Ms. Wallis writes with classic simplicity that makes this myth (or was it real?) come alive. She also betrays her great respect for her elders as she ends the story with a surprise that brings order and harmony back to The People.
I have lent Two Old Women to friends, and their reactions were mixed. Mine were simple: there is both triumph and tragedy concealed in hard times. Which shall I seek there?
I anticipate pulling one of these little books from the shelf and saying "Now here's a good little book!" Ah, Miss Berry! Will my grandchildren snuggle down by me anticipating our next chapter?
One Book for Nobody
Play With Fireby Dana Stabenow
I first met Kate Shugak in the Arctic in "Nooses Give," a spare
little mystery story with a very chilling ending. I liked her. An
investigator for the DA's office, she was colorful, reasonably
believable, and perfect in her setting.
I followed her to a fishing boat, to the Alaskan oil fields, and to a Native American Conference. As long as there was action, she was great. It was during the scenes of her everyday life that I first noticed she was becoming a caricature, the product of a formula.
In Play With Fire Dana Stabenow has achieved two remarkable things: (1) converted Kate Shugak to an indecisive, unpalatable piece of cardboard; (2) wrapped all of her previous books' clichés in a thin film, somewhat like a story, with which she beats us over the head. Her causes:
And it's poorly written. For example, get this: Kate Shugak and her dog actually communicate with each other on the judgment/approval level by eye signals. It's just two gals, doing what they do best—pal around, share secrets, gossip, and quietly criticize each other. And this is written by a grown woman (I've seen Ms. Stabenow's picture in the book jacket.) I can't wait for the Hanna-Barbera version, sort of a Scoobie-Doo at the Iditerod.
And how's this for a story: Fundamental Christian preacher Dad plots to kill his son by allergic reaction to mosquito bites—really, I'm not kidding! You see, Sonny Boy, a local school teacher, believes in evolution. This is supposed to make us readers jump up and shake our fists at them pesky dang fundamental Christians. Thing is, I am one of them pesky Christians, and I can't recognize Ms. Stabenow's version of Christianity as anything I've ever seen outside the pages of disgruntled authors.
Ms. Stabenow quotes a lot of scriptures in this book, but it reminds me of those chimps with the typewriters—eventually they'll type all the great books. If she had actually read the Bible in paragraphs she'd have realized that she was way off base with her references.
One of the appealing characters in the book is the son of the dead teacher. He hires Kate Shugak to find out what happened to his Dad. Gutsy kid—but not for long. Ms. Stabenow manages to cut off his cojones early and make him as wishy-washy as she and her main character. He reverses his strong character and begins to look like one of the fanatic conspirators. It's literary hara-kiri, folks.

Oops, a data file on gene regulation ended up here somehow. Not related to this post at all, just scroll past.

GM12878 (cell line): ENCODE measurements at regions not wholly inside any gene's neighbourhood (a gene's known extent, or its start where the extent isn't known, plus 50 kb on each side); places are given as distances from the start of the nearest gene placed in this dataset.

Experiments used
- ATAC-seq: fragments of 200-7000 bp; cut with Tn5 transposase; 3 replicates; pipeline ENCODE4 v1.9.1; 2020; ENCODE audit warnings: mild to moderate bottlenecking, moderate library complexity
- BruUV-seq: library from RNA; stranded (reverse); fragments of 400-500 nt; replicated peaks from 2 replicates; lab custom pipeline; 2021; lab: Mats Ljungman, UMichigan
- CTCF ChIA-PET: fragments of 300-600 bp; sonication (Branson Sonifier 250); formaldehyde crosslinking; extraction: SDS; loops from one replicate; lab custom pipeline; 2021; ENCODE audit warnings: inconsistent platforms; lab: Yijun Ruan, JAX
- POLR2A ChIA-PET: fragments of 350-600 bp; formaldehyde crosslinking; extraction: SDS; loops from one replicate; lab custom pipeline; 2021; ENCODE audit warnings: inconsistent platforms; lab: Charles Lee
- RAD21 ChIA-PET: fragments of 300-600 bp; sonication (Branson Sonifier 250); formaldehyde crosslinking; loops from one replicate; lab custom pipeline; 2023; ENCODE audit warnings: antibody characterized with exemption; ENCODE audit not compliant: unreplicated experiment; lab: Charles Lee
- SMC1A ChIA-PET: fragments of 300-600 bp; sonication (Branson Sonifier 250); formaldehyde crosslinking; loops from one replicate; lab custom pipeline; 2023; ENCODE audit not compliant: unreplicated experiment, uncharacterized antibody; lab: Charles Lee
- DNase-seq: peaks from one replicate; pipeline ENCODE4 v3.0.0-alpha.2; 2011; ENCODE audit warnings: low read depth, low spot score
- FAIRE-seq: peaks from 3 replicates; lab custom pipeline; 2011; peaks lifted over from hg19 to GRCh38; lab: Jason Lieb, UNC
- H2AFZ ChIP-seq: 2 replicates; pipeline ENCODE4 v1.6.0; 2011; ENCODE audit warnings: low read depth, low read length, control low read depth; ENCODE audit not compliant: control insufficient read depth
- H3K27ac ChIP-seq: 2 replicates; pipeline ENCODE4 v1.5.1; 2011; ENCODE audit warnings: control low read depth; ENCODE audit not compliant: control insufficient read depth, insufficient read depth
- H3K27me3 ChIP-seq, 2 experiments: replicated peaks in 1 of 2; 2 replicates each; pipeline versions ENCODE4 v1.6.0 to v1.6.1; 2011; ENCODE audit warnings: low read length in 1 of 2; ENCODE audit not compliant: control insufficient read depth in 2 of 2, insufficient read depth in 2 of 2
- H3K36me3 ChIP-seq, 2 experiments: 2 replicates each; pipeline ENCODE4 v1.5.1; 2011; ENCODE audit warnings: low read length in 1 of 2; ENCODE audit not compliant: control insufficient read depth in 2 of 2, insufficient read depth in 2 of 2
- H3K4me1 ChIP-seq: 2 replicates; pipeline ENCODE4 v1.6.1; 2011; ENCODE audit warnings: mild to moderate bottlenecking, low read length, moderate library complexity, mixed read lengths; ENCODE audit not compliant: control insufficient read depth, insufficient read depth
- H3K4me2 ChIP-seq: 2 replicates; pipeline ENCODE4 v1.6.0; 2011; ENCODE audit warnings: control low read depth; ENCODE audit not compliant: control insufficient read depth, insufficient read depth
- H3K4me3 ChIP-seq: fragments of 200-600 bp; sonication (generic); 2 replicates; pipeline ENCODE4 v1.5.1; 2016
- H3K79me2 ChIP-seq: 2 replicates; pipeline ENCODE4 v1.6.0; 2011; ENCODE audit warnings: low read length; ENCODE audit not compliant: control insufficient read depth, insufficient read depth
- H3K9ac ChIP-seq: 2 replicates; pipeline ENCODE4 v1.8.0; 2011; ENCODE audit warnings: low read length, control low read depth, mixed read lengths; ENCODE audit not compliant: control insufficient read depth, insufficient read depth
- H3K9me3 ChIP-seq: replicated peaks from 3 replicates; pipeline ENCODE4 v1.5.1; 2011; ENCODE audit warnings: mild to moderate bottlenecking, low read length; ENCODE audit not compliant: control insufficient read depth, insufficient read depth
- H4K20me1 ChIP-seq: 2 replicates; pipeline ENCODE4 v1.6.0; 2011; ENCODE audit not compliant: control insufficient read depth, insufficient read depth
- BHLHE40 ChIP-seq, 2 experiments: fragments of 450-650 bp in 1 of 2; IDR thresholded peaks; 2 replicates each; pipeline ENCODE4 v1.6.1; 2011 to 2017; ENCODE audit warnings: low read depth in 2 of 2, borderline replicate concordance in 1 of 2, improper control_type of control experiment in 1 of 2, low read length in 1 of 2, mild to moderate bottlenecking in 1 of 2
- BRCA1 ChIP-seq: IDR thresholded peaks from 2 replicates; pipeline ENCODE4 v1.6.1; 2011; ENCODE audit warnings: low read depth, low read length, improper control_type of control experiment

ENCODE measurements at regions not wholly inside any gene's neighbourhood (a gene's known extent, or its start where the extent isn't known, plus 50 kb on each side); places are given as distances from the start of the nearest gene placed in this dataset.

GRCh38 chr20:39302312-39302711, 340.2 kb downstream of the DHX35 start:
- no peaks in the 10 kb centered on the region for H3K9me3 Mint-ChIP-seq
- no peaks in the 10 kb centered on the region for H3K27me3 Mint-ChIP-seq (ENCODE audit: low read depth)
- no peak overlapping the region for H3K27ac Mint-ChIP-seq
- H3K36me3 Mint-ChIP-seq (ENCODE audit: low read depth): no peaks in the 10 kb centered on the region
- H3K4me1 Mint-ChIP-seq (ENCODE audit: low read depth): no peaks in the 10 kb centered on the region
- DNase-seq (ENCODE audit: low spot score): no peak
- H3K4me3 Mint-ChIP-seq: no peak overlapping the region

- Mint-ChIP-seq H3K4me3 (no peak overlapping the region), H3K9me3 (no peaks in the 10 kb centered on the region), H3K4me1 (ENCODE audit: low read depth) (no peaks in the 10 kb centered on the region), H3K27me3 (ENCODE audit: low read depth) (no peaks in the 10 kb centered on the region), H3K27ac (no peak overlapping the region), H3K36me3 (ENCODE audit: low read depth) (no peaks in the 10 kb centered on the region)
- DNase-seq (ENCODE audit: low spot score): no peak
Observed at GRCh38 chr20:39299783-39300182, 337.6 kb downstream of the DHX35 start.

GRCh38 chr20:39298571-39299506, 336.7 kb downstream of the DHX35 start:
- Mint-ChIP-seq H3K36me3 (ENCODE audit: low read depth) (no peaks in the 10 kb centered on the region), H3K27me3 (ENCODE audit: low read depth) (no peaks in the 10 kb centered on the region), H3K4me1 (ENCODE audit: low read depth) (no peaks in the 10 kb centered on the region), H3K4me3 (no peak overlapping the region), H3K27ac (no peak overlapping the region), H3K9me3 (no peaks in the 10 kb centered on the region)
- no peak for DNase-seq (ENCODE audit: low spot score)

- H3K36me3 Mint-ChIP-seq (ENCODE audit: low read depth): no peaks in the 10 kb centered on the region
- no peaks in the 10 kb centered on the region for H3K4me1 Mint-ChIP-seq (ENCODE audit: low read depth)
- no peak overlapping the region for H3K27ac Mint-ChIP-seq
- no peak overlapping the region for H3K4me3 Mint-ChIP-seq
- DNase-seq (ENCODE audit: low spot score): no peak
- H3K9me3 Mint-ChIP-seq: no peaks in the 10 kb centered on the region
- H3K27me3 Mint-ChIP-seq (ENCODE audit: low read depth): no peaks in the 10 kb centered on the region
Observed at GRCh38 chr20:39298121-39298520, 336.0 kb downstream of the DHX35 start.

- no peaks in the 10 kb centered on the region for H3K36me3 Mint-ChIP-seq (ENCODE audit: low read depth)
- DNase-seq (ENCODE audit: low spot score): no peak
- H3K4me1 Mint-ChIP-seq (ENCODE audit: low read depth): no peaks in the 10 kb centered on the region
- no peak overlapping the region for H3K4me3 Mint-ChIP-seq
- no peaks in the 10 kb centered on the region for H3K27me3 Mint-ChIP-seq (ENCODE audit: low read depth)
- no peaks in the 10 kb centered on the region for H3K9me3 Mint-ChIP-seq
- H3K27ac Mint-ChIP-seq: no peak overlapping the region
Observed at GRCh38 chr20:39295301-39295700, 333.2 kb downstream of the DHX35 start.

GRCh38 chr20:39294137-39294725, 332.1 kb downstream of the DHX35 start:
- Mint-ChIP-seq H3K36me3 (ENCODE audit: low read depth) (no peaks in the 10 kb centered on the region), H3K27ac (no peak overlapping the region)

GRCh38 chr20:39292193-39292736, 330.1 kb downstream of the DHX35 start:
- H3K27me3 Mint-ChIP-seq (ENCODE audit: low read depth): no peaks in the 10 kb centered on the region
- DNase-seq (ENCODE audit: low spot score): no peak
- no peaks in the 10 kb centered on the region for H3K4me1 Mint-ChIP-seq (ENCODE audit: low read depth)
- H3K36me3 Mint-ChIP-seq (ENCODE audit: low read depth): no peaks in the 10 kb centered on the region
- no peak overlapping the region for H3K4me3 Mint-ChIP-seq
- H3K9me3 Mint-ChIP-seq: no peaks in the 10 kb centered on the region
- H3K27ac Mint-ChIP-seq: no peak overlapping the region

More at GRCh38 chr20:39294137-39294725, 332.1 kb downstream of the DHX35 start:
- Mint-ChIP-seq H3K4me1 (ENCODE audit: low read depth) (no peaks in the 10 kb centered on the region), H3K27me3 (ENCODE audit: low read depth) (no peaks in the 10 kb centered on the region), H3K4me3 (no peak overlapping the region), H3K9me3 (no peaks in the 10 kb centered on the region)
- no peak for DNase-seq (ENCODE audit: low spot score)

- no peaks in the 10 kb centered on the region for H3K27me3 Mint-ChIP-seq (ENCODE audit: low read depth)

Hey, it's her book! I don't mind the bad scriptural references. I don't mind that Ms. Stabenow hates God, men, and southerners. I don't even mind watching her stumble around trying to find a story in this mess. What bothers me is that she's so inconsistent in her vicious attacks on everything she hates. She just doesn't seem to know what she is or who her characters are. Biggest crime of all, she's now just writing for the money—there's certainly no story here. Where is all the talent I thought I saw in her earlier books.
In her behalf I'd like to say...nothing! This is just a plain piss-poor pad of 350 sheets of paper spoiled for practical use by having been printed on. Oh well, the title gives me an idea of what I can do with the book. (Not really, it's a library book. I'd never pay for this stuff.)
And One From The Good Book
The First Epistle of Johnby John, Son of Zebedee
John was Jesus' closest friend. Where the other apostles wrote about what Jesus did, John wrote about what He thought. John was also
what Eric Hoffer would have called a true believer. It's no surprise,
then, that John could (1) understand the essence of Jesus' mission
and (2) write that essential mystery in clear, encouraging terms for
other believers to use.
Are you concerned about your inability to stay free from sin? See John's encouraging solution in Chapter 1. Not sure of your status with God? Read Chapter 2. Concerned about the Anti-Christ? Again—Chapter 2.
I John is clear, concise, and poses simple tests that help me resolve my questions about my relationship with God and Jesus—tests seemingly too good to be true.
For decades authors and savants have lambasted a harsh God. I wish they'd read and understood I John, which tells us of His amazing love for us and the provisions He has made to keep us in His family.
In the end, I John is a tiny manual about staying in fellowship with our Creator and adopted Father. When I occasionally lose my way in life, I'm glad I can always find I John.
If you're seeking to understand the Bible better, may I suggest you read a good American English translation like
The Holy Bible—New International Version. It's accurate,
and it's written in easy-to-understand words. See our
for both hardback and paperback editions.
All of these books are available from our
See you next time for some more interesting book reviews.